Bat House Being Installed at Possum Creek Park April 25


The City of Gainesville Parks, Recreation and Cultural Affairs Department (PRCA) is happy to invite friends and neighbors to a bat house installation Tuesday, April 25 at 3:30 p.m. at Possum Creek Park, which is located at 4009 NW 53rd Ave.

Bats eat insects, and provide a safe way to control mosquito populations. According to Lubee Bat Conservancy, bats play an important role in the ecosystem, “Insect eating bats are the primary predator of night flying insects, many of which are agricultural pests. One big brown bat can eat hundreds of mosquito sized insects per hour. Numerous agricultural products depend on bats for seed dispersal or pollination: banana, mango, avocado, coconut, figs, agave. Fruit and nectar bats spread seeds, pollinate flowers, and help regenerate forests.”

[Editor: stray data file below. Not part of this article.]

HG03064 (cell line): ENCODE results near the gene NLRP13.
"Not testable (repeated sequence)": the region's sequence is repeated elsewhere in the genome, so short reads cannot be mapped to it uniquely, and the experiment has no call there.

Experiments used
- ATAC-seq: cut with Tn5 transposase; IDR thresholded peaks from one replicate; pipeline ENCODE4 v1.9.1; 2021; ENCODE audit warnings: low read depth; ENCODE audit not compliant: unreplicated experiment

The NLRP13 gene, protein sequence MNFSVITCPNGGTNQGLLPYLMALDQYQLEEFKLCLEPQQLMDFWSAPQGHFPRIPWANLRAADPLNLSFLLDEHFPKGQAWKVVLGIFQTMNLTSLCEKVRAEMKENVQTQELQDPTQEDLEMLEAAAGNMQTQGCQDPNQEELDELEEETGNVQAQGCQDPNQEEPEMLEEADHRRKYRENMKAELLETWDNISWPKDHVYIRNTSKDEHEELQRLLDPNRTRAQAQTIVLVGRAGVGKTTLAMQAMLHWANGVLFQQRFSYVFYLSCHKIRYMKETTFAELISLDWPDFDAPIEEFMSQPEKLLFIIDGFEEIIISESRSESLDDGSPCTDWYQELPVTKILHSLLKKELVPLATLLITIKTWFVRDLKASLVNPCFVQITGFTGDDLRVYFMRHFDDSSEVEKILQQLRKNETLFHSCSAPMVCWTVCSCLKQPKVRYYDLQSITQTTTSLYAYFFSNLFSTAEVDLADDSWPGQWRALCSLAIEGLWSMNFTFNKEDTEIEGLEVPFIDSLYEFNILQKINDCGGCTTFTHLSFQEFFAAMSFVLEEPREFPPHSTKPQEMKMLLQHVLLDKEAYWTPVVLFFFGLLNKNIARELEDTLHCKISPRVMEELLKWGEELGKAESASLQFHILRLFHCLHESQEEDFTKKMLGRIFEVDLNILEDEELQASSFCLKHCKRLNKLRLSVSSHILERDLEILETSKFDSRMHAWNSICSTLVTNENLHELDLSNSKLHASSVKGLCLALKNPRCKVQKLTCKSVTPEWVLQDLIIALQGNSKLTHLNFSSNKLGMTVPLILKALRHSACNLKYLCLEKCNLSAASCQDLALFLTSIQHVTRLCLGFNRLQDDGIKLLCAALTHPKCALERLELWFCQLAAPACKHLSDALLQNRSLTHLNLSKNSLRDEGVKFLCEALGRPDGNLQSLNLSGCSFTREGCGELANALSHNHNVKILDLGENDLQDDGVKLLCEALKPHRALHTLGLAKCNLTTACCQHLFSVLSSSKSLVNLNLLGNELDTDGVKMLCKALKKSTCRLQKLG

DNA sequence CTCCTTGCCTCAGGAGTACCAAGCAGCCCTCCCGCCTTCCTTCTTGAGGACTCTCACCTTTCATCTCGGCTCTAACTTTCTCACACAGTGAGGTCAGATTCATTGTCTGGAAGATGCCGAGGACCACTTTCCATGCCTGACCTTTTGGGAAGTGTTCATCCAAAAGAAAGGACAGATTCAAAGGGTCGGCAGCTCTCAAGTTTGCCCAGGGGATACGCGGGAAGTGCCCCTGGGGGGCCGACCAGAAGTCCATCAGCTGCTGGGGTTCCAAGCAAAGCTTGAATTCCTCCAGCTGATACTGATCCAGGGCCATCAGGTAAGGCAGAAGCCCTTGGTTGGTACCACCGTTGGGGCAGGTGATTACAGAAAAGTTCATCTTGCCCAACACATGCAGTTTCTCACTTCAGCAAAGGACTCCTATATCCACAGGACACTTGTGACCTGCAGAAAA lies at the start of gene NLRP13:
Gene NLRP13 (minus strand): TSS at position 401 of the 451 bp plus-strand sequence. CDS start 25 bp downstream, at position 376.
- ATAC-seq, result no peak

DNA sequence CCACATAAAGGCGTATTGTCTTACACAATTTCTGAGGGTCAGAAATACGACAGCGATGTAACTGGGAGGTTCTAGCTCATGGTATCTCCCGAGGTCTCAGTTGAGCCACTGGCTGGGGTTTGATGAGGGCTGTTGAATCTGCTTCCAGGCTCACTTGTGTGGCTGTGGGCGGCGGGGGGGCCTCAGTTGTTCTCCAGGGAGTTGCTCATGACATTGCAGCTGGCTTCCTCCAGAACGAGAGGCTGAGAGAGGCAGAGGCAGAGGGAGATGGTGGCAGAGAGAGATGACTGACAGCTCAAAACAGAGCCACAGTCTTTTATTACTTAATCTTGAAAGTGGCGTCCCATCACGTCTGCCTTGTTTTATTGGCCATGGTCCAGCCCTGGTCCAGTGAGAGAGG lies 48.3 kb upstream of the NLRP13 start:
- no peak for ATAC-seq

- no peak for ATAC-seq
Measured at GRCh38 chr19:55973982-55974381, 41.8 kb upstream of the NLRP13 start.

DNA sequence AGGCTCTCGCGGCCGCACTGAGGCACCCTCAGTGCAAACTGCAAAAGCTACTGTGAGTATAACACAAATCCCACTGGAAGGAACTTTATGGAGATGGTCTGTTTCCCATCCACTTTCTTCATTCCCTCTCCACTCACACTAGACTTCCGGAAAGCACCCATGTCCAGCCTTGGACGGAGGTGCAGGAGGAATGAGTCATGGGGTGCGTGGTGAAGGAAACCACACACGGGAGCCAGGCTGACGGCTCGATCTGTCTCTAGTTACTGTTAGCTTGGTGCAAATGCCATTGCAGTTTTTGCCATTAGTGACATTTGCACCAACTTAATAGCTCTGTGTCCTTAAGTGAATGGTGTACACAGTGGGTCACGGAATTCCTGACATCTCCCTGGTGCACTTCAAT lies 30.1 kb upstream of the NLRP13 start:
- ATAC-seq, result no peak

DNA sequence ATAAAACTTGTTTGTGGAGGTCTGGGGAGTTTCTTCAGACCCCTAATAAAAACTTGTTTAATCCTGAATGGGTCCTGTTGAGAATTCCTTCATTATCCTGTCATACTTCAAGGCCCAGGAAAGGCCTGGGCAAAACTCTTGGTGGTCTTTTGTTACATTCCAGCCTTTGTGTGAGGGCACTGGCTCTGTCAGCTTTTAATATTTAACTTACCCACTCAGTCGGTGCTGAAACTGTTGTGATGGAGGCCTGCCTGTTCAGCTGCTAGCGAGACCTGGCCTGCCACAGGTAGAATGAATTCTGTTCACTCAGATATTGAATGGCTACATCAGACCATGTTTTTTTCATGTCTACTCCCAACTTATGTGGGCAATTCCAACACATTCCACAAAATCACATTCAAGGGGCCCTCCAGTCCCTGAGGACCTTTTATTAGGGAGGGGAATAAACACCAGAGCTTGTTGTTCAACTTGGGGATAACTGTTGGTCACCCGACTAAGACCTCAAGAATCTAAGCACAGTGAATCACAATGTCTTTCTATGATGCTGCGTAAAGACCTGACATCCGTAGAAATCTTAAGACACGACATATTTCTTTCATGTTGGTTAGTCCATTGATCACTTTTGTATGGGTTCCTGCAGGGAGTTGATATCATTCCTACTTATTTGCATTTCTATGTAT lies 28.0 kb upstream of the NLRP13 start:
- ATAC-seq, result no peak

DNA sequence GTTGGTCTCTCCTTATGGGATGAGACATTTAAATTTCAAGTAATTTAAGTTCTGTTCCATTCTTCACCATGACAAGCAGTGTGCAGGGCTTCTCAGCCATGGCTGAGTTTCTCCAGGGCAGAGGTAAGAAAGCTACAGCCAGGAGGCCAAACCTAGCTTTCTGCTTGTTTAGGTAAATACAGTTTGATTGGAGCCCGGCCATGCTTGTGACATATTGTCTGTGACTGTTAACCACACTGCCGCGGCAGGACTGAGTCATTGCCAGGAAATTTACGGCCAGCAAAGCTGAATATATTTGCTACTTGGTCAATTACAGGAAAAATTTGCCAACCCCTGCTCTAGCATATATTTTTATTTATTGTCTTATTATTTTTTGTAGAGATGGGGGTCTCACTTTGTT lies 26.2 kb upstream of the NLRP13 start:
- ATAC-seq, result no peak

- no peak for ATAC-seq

The bat house is the service project for Eagle Scout candidate Connor Honeycutt (from Boy Scout Troop 84). His service project is an accomplishment he will always remember. Honeycutt detailed the project, “Possum Creek Park in Gainesville is home to a colony of bats. This bat house would be capable of holding hundreds of bats. This would provide a safe place for the bats to roost away from park patrons and predators. It would also make the park more enjoyable for patrons who use the picnic and skateboard facilities. Park patrons would also be able to view the bats as they exit the house at dusk. Safe habitats are needed for bats especially in urban areas. Members of my scout troop, my family will help me to construct the bat house and install them.”

“We are very excited to be working with Connor and Boy Scout troop 84,” said John Weber, park operations manager. “It’s a great project, and a good example of successful community commitment. We thank Connor and the Boy Scouts for this addition to Possum Creek Park where it will be for many to enjoy.” Weber’s staff will manage the actual installation of the bat house, with Connor’s supervision.

To learn more about the importance of bats in our community and what you can do to protect them, visit

For more information, please contact John Weber, park operations manager, at 352-393-8186.